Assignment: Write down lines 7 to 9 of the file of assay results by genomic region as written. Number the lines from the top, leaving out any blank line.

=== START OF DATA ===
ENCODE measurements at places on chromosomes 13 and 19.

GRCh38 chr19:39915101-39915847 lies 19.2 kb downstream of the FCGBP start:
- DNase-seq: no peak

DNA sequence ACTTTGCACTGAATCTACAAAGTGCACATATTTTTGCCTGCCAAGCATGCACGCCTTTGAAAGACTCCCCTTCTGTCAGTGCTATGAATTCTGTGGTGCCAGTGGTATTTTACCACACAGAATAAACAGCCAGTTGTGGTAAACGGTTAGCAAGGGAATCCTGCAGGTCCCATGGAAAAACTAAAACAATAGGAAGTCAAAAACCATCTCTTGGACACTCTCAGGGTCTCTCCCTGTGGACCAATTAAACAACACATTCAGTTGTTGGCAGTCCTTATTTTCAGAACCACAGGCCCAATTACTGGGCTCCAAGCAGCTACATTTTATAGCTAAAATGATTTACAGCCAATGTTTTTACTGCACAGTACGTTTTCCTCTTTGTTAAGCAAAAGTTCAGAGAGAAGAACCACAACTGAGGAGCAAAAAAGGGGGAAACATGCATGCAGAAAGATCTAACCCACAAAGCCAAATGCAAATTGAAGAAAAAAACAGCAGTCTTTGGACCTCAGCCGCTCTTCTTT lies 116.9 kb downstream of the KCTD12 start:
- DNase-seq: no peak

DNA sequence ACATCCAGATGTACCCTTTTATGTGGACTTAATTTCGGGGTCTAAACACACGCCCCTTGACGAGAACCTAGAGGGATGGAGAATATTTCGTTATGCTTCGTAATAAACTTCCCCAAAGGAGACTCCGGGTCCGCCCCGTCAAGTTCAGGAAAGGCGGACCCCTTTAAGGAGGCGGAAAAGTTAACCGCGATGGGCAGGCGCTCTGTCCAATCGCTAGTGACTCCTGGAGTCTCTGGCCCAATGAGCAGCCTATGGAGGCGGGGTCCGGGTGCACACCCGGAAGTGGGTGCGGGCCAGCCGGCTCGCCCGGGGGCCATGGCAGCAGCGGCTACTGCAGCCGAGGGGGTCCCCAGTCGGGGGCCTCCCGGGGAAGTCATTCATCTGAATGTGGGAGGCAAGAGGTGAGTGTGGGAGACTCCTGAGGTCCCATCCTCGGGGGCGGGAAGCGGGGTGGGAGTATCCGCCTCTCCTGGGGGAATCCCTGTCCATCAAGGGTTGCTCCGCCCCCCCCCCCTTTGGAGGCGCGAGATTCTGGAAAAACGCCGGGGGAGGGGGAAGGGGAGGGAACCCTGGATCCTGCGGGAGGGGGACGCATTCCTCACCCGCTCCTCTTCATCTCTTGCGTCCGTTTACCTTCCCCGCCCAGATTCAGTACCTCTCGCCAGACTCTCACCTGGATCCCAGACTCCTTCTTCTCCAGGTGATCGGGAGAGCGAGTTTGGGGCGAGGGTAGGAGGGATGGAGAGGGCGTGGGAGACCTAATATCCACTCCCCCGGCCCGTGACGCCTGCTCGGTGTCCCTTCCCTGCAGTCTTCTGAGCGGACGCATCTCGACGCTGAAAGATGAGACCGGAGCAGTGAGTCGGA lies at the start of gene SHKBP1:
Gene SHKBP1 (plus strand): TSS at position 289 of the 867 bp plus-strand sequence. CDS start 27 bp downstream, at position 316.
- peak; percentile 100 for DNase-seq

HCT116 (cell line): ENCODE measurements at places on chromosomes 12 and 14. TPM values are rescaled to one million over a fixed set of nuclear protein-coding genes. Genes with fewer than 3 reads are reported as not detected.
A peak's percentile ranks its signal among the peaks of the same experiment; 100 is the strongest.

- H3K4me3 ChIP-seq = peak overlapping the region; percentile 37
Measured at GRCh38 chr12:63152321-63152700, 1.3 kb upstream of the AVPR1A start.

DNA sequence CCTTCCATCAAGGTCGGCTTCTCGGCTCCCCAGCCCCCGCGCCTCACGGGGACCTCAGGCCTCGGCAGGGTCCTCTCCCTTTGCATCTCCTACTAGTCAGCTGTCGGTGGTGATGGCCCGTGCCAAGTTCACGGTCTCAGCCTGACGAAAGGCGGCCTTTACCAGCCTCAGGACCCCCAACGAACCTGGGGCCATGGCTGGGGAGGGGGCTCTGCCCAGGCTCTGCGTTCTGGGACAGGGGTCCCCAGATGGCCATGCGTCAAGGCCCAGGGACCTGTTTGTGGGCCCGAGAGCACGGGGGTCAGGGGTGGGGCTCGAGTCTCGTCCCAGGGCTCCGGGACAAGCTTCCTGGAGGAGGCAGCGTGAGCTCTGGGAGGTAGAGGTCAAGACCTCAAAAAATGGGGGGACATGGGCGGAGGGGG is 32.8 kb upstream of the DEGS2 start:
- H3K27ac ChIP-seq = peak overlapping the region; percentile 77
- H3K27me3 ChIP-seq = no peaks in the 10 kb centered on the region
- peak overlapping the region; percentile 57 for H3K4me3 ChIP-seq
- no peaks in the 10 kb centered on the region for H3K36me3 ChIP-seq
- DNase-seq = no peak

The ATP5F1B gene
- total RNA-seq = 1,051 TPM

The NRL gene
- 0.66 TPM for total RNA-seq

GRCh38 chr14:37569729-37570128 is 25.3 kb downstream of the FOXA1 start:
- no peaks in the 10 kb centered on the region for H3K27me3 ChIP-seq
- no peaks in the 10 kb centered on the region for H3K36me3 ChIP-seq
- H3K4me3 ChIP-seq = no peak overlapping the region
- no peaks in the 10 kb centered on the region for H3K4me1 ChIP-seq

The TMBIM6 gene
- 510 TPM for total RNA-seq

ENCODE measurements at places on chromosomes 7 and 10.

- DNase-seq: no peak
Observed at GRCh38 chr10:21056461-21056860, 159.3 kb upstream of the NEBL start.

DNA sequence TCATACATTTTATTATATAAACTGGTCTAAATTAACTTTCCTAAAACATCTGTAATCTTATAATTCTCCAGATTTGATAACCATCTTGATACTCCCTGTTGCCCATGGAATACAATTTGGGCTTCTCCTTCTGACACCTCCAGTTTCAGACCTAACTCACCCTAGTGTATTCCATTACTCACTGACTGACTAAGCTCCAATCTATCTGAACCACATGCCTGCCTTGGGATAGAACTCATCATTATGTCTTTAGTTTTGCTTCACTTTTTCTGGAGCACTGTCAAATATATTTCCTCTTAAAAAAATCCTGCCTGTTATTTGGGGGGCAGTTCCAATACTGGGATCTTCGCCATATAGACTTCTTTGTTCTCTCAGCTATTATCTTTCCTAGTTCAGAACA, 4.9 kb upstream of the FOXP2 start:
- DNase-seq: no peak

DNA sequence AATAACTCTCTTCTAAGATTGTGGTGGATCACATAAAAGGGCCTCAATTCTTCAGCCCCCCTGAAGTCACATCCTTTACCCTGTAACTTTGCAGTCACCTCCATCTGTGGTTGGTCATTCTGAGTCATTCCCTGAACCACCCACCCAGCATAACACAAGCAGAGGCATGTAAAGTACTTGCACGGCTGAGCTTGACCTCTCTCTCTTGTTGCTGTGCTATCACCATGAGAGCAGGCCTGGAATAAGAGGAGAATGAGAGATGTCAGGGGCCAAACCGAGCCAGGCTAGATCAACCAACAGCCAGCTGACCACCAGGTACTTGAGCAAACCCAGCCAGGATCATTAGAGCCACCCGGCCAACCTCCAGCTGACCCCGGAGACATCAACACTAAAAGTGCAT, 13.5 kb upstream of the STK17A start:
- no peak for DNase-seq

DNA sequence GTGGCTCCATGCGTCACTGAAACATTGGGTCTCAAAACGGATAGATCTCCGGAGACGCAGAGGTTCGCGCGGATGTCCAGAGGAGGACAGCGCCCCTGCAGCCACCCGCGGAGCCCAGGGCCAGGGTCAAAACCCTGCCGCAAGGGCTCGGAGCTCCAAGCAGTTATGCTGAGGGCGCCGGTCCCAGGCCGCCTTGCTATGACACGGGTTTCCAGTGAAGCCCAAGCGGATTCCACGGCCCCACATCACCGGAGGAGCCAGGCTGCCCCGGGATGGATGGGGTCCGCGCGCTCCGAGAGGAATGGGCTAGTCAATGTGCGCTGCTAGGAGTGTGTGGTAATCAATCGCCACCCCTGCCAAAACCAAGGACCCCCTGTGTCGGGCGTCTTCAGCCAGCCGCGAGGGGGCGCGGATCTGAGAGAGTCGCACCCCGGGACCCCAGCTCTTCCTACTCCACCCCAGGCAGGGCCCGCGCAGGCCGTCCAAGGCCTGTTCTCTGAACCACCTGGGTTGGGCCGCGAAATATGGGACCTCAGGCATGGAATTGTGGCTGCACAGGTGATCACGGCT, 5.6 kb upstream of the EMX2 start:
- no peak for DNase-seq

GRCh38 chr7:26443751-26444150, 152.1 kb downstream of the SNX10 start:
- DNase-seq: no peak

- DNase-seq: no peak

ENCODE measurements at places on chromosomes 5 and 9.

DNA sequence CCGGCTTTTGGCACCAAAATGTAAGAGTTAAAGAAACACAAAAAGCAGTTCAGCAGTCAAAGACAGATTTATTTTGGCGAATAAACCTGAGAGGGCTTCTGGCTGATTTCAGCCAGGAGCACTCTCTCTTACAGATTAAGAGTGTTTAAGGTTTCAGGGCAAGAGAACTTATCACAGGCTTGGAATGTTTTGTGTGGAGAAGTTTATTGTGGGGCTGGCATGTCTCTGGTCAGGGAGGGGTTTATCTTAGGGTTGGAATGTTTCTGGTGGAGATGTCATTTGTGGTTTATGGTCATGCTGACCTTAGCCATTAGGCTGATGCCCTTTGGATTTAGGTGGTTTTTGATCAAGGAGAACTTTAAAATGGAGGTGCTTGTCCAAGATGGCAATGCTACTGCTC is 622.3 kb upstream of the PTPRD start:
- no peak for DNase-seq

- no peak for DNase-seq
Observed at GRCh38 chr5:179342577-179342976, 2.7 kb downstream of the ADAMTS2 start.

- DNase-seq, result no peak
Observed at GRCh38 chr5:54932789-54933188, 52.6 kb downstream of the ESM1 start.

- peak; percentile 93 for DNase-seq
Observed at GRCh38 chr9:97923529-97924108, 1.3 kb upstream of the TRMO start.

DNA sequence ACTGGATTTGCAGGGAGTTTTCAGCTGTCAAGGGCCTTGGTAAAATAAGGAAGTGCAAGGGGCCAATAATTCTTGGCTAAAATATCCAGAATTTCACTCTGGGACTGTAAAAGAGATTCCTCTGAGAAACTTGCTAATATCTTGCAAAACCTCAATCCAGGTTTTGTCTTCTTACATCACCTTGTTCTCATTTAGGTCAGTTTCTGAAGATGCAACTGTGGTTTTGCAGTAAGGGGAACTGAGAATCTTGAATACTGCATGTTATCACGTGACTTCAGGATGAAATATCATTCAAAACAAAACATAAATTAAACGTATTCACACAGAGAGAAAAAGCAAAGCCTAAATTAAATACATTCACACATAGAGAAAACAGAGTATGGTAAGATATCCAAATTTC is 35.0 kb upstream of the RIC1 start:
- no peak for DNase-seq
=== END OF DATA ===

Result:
Gene SHKBP1 (plus strand): TSS at position 289 of the 867 bp plus-strand sequence. CDS start 27 bp downstream, at position 316.
- peak; percentile 100 for DNase-seq

HCT116 (cell line): ENCODE measurements at places on chromosomes 12 and 14. TPM values are rescaled to one million over a fixed set of nuclear protein-coding genes. Genes with fewer than 3 reads are reported as not detected.